*This investigation was made possible by the International Centre for Investigative Reporting (ICIR). The report first appeared on ICIR

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Ex-staff fights embattled billionaire Onajite Okoloko‘s Notore Chemical Industries, wins in court



Ex-staff fights embattled billionaire Onajite Okoloko‘s Notore Chemical Industries, wins in court
Embattled billionaire, Onajite Okoloko, CEO - Notore Chemicals Industries

The National Industrial Court, Lagos Division, has ordered Notore Chemicals Industries Plc, owned by embattled Nigerian billionaire Onajite Okoloko’s, to pay Mr. Ayodele Balogun, a former employee of the company the sum of N20, 525, 999 (Twenty Million, Five Hundred and Twenty-Five Thousand, Nine Hundred and Ninety Nine Naira, Sixty Kobo only) as outstanding balance of his gratuity payment due to him since 2013.

The court also awarded in favour of the ex-staff the sum of N1, 000,000.00 (one million naira) cost of action within one month, failing which it attracts 10% interest rate per annum until fully liquidated.

In a judgement monitored by The Witness, and delivered by the presiding judge, Hon. Justice Nelson Ogbuanya, the court held that the company action credited to external advice which prompted the defence of ‘mistaken payment’ was not justified, and cannot override the obligation to pay outstanding balance due to the claimant.

The claimant- Ayodele was employed on 1st October 2008 as Chief Marketing Officer, that by a letter dated June 14, 2013, sent via e-mail on Wednesday June 19, 2013 he tendered resignation, and indicated that it would take effect on 1st October 2013, that as a result of his service to the firm spanning 5 years, that he has become entitled to payment of gratuity upon successful exit from the Company that a total settlement package was communicated to him via e-mail out of which only 50% was paid and all effort to get balance proved abortive.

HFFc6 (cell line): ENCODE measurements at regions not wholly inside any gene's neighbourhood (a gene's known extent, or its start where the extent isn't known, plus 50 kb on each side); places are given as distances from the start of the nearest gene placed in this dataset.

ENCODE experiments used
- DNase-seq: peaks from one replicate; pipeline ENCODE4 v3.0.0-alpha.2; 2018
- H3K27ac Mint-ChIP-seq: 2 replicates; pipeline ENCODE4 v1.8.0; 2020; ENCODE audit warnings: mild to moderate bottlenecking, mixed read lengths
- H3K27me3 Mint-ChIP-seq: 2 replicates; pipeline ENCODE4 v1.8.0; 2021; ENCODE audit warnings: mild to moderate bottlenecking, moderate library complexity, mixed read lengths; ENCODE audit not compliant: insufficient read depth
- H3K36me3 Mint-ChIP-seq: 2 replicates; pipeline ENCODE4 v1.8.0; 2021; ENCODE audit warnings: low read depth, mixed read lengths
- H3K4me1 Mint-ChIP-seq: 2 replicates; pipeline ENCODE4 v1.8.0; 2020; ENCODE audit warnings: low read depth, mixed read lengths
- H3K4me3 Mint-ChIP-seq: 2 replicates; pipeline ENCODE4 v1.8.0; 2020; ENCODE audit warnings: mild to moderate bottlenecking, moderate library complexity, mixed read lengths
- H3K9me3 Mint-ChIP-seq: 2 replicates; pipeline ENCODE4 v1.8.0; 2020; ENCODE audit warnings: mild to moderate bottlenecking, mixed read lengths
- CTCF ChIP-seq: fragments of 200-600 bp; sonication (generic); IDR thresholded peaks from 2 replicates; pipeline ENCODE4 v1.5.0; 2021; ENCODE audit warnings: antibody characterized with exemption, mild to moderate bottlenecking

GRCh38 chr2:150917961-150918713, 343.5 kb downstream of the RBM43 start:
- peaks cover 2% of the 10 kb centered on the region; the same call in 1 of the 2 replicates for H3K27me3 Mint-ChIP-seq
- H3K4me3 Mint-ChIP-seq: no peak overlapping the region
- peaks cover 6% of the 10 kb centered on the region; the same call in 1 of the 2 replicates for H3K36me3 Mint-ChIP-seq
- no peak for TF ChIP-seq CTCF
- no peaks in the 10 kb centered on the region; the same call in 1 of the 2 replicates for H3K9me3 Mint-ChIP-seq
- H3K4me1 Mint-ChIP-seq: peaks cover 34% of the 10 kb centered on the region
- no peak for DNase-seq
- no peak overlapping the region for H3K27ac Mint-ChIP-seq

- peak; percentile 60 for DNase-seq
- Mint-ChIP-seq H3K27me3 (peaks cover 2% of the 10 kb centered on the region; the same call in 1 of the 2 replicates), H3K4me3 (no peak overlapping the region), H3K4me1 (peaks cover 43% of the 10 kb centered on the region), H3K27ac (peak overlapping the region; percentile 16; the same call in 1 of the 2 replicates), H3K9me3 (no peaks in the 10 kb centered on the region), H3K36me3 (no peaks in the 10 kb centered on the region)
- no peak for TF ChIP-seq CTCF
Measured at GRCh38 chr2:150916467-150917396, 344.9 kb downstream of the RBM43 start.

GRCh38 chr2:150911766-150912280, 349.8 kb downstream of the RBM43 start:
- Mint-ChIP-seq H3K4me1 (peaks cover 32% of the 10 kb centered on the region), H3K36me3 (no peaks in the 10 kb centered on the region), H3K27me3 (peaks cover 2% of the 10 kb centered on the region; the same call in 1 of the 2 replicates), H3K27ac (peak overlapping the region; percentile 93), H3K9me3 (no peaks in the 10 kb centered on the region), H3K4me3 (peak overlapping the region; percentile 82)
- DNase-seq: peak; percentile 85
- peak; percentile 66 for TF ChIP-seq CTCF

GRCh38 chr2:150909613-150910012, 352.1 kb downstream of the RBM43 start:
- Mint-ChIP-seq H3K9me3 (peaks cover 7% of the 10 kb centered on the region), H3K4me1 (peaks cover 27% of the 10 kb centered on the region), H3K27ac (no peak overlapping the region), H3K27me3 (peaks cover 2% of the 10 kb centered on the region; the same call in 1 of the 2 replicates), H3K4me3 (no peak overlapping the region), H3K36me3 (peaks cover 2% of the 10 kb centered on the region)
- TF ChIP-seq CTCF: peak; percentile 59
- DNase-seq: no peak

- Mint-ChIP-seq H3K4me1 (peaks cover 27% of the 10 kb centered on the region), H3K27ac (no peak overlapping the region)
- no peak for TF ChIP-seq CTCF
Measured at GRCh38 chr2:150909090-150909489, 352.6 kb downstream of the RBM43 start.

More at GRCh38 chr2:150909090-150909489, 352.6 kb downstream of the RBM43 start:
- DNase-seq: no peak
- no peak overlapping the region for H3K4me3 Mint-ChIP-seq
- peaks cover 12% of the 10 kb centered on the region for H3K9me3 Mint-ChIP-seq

In argument, the firm submitted that Ayodele did not attain the threshold of ‘continuous service greater than 5 years and up to 10 years’ to be qualified for monetary payment in addition to ‘Testimonial of Service’, which is the only package available for those who were in ‘continuous service up to 5 years’, under the company gratuity that the payment already paid to the Claimant was a mistake and it was because of the discovery of the error that the Defendant refused to pay the balance and also seeks refund of it.

Counsel to the firm further argued that the Claimant’s resignation becomes effective on date of receipt of the letter of resignation by the employer, and as such, the correct effective date of the Claimant’s resignation is June 14 2013 (submission date), and not the 1st October 2008 contained in the resignation letter that the Claimant’s case lacks merit and should be dismissed while upholding the counter-claim for refund of the sum already paid to the Claimant in error.

Counsel to the claimant U. U Njoku, Esq contended that the Defendant failed to tender its payroll to disprove that the Claimant was no longer in its pay roll as at 1 October 2013 urged the court to so hold and grant the reliefs sought.

Delivering judgment after careful evaluation of the submissions of both counsel and the processes filed, Justice Ogbuanya held that where date is not provided in the resignation, it takes immediate effect upon receipt of resignation, but when effective date is provided, it becomes effective on the last day of the notice period.